In “Why Not Medicare For All?,” Ross Douthat addresses the question of why we ought to oppose a gradual slide towards a two-tier single-payer system, in which Medicare and Medicaid would steadily expand to incorporate younger and more affluent Americans respectively:
So these are the two foundations for the conservative perspective on these issues. First, that our health care sector is oversubsidized and a great deal of health care spending is unnecessary, and second, that controlling this spending through the kind of price controls that other nations employ has long-term costs that are unquantifiable but potentially enormous. Which in turn leads to the basic calculus in favor of the catastrophic alternative: That when it comes to long-run human welfare, for the poor as well as the rich, X (the cost-inflation reductions achieved by cost sharing and price transparency) plus Y (the gains to innovation from maintaining or increasing the role of market forces in American health care) is greater than Z (the costs, financial and medical, of not covering as much care for low-income people as a single payer system would).
And though there is no extant model for the kind of health system conservative reformers aim to build, it is also true that no market democracy, with the partial, hard-to-replicate exception of Singapore, that has successfully restrained cost growth while also delivering a high degree of consumer satisfaction.
We’ve often discussed the potential virtues of “Caprettacare,” James Capretta’s proposal for a gradual shift to near-universal catastrophic coverage built around an ambitious tax reform (a universal, refundable credit for the purchase of medical insurance in the neighborhood of $2500 for individuals and $5000 for families) and an ambitious Medicaid reform (transform Medicaid into a premium support payment for low-income beneficiaries). One of Capretta’s central arguments is that to expand coverage, we need to introduce a low-cost default coverage option that could be financed entirely by the universal credit. This default option is controversial among conservatives, as it is potentially expensive — those who choose to forego coverage will also forego the universal credit, the default option will by its nature greatly reduce the number of people who choose to forego coverage. And liberals find the idea of the low-cost default option unattractive as well, as a default cheap enough to be financed by a universal credit would almost certainly be a catastrophic plan that wouldn’t cover routine medical expenses.
The idea of a default option comes to mind in light of the difficulties facing the new health insurance exchanges. Even in the absence of technical difficulties, I’m starting to wonder why anyone thought that a substantial majority of healthy young people would sign up for coverage, including heavily subsidized coverage. The threat of a penalty is one obvious reason. Yet the Obama administration and its allies have been reluctant to emphasize the punitive dimension of the individual mandate, for obvious political reasons. Rather than using the threat of a penalty to spur enrollment, coverage expansion advocates have emphasized the benefits of insurance, hence the (apparent) reluctance of the architects of the exchanges to expose consumers to the full, unsubsidized cost of the new insurance options. (Back in July, Ezra Klein and Sarah Kliff reported on how veterans of President Obama’s reelection campaign were working to sell young people on the new exchanges. The article goes into great detail on the challenges facing the coverage expansion effort, and it anticipated at least some of the problems we’ve seen so far.)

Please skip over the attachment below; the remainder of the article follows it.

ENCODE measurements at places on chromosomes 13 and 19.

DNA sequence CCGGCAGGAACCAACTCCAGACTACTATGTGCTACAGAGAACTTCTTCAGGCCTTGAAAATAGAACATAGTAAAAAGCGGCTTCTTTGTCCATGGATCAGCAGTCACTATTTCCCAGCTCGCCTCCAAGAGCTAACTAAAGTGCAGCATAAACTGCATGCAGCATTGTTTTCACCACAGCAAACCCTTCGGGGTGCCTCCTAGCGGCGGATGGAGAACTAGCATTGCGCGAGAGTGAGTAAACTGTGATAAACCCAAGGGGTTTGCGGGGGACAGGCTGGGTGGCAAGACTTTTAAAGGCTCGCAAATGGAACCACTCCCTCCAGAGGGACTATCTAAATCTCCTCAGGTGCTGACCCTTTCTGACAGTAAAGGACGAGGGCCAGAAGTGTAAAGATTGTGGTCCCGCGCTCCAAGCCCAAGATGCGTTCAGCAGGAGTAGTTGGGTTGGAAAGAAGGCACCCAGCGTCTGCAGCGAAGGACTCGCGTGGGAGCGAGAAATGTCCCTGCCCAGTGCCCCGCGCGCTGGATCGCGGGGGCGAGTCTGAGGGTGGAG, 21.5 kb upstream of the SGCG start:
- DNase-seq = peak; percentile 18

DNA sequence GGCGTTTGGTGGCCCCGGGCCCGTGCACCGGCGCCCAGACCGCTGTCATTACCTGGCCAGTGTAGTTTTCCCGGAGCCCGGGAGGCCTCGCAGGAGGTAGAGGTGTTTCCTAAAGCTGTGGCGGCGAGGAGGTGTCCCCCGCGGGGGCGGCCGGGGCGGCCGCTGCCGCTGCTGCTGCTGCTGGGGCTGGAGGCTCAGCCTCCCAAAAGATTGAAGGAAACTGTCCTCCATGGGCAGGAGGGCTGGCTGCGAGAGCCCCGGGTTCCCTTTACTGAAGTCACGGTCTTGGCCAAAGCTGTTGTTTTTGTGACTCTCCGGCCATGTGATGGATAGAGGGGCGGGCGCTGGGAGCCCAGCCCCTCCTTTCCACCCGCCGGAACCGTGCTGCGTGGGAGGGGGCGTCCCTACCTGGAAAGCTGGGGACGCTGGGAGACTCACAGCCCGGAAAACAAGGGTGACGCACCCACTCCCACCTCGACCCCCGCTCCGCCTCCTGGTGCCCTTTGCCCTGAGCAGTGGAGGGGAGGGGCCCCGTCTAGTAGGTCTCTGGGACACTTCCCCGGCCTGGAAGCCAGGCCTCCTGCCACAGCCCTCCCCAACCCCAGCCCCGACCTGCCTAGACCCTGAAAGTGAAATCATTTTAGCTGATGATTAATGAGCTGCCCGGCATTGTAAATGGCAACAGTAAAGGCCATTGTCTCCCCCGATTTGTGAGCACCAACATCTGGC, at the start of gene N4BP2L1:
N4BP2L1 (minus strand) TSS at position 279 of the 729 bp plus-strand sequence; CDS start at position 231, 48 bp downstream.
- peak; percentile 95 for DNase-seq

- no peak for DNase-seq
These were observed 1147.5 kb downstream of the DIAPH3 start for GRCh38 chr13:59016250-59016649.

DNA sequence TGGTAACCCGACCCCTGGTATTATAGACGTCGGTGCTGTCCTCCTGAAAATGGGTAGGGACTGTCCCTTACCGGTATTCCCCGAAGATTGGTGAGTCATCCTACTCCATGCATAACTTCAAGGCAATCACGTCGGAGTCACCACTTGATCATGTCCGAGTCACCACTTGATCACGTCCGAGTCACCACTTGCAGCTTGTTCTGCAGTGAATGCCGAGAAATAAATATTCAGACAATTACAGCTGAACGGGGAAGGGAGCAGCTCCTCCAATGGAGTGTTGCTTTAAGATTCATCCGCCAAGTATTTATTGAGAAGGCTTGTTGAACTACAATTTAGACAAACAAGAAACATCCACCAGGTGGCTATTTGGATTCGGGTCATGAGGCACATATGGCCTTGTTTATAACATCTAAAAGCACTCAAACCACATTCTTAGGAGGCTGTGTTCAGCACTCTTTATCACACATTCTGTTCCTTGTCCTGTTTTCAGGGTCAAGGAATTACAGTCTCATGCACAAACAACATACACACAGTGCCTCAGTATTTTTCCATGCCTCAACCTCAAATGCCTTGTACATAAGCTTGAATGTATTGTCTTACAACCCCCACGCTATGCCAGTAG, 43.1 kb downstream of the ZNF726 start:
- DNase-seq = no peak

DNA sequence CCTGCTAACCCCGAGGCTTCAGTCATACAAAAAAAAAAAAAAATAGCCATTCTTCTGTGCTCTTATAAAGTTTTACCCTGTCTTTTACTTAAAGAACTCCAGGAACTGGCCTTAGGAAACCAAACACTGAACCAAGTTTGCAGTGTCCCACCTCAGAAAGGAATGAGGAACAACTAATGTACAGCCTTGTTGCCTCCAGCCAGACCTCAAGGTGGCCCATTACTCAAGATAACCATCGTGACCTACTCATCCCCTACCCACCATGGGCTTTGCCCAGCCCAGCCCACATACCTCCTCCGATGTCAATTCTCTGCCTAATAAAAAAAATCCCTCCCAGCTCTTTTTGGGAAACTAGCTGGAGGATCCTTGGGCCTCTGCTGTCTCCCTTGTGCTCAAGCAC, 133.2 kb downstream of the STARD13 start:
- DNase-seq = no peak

Consider Cass Sunstein and Richard Thaler on the case for ”libertarian paternalism” in encouraging on-the-job retirement savings:
Most 401(k) plans use an opt-in design. When employees first become eligible to participate in the 401(k) plan, they receive some plan information and an enrollment form that must be completed in order to join. Under the alternative of automatic enrollment, employees receive the same information but are told that unless they opt out, they will be enrolled in the plan (with some default options for savings rates and asset allocation). In companies that offer a “match” (the employer matches the employee’s contributions according to some formula, often a 50% match up to some cap), most employees eventually do join the plan, but enrollments occur much sooner under automatic enrollment. For example, Madrian and Shea found that initial enrollments jumped from 49% to 86%, and Choi et al. find similar results for other companies. [Emphasis added]
Keep in mind that the individuals in question are employed by the kind of organizations that offer a generous employer match — the population is presumably more conscientious than the population at large, yet initial enrollments start at 49 percent. Even if one accepts that health insurance is more important that retirement savings, this can’t be encouraging for the architects of the exchanges.
As of 2009, the per capita cost of providing non-disabled low-income adults with Medicaid coverage $3025 – from a low of $1136 in California to a high of $6360 in Alaska. This suggests that Capretta-style default options may well be a realistic option at $2500 per adult, and the higher enrollments that flow from the default would more for healthier risk pools. One could argue that instead of having the private catastrophic policies serve as the default options, we should instead have the Medicare system serve as the catastrophic coverage provider, as Don Taylor of Duke has proposed. Others, myself included, might favor private providers, on the grounds that they would be more open to business-model innovation. But one way or another, it seems that we need to start thinking about the idea of a default option.